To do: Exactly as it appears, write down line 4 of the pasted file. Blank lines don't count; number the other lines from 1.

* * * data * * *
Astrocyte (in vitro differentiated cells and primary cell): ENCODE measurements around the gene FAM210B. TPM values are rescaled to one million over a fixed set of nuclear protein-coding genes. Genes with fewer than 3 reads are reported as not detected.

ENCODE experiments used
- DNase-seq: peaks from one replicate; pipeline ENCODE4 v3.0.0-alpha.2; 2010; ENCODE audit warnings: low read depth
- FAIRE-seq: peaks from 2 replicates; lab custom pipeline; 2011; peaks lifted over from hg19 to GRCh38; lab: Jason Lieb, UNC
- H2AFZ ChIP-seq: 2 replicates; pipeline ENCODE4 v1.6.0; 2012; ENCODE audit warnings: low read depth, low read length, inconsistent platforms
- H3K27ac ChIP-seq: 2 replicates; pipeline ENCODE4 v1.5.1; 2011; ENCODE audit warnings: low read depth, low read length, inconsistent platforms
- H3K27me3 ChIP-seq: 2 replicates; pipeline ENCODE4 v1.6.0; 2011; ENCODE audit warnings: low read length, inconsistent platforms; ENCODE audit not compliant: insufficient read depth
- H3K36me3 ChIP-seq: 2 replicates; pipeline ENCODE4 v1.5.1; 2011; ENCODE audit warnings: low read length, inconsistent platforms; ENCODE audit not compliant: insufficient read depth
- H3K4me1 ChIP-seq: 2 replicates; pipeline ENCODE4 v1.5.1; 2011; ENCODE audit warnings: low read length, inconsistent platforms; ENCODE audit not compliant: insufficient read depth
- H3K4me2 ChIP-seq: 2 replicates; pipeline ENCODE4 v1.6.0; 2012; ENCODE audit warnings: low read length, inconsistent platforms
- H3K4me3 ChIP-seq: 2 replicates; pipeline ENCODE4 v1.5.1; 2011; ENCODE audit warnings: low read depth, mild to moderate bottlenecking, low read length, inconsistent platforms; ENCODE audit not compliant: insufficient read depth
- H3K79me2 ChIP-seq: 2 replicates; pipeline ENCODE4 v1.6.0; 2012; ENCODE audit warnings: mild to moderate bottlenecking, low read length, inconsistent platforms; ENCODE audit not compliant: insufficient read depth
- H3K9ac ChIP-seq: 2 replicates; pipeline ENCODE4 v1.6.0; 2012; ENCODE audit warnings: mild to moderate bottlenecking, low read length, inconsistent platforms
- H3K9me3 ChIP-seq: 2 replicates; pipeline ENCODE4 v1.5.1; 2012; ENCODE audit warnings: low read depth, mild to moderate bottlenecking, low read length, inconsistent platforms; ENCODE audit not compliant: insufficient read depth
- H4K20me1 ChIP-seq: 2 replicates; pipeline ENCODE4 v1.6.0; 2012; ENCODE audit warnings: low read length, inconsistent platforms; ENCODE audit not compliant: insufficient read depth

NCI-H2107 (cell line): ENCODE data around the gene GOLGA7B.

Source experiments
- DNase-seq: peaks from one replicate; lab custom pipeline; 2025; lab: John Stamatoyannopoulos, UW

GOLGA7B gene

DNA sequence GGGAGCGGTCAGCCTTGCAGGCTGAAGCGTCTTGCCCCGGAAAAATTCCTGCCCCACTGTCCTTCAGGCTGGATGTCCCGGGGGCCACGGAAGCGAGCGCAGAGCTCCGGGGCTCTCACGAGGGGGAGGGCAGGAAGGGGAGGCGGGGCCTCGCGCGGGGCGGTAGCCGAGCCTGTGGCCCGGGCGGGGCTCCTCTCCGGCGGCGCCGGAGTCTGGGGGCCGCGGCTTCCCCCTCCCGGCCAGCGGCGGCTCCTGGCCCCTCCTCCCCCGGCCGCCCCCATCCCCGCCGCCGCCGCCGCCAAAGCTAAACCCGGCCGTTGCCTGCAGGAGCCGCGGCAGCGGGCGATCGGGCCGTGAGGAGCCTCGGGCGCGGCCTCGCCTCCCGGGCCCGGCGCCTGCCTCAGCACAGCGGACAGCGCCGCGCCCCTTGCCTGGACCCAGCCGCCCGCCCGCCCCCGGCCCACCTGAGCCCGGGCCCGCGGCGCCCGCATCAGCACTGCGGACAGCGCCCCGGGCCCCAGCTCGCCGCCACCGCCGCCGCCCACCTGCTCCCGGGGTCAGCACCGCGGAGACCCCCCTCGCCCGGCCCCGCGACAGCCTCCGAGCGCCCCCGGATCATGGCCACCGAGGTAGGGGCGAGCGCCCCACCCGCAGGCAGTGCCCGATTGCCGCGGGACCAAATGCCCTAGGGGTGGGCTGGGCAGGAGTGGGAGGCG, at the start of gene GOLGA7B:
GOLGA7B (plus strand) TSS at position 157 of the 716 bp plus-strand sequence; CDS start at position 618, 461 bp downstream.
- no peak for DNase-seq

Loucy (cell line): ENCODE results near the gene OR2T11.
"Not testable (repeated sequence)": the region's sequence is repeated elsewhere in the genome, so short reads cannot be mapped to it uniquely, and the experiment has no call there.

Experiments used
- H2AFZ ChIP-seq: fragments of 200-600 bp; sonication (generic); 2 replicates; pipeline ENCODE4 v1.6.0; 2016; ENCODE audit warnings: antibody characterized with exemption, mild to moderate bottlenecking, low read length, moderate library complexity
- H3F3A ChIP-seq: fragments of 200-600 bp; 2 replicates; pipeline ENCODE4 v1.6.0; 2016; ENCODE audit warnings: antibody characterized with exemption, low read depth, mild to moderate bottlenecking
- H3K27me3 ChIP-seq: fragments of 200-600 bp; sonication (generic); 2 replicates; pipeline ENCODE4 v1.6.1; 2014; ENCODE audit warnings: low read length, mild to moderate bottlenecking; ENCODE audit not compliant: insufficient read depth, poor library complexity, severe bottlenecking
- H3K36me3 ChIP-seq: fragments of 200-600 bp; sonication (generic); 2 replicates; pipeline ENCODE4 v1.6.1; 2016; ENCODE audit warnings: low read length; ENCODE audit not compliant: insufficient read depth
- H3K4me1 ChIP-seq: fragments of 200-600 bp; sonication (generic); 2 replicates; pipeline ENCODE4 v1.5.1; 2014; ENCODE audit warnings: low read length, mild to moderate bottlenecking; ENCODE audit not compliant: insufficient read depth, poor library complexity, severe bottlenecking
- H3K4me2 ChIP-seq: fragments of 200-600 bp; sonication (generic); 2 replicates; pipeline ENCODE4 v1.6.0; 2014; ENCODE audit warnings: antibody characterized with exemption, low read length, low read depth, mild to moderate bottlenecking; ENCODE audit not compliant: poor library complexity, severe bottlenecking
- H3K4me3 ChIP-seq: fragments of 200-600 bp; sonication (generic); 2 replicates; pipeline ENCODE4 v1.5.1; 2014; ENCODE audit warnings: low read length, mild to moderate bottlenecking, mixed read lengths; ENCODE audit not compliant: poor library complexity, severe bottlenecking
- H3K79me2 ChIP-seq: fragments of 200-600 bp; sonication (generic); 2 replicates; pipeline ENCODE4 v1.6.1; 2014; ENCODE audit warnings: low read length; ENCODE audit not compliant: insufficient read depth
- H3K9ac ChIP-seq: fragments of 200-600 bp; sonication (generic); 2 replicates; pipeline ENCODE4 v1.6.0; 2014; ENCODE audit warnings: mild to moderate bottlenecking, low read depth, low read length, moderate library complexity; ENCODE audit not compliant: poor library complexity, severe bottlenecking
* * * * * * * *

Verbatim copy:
- FAIRE-seq: peaks from 2 replicates; lab custom pipeline; 2011; peaks lifted over from hg19 to GRCh38; lab: Jason Lieb, UNC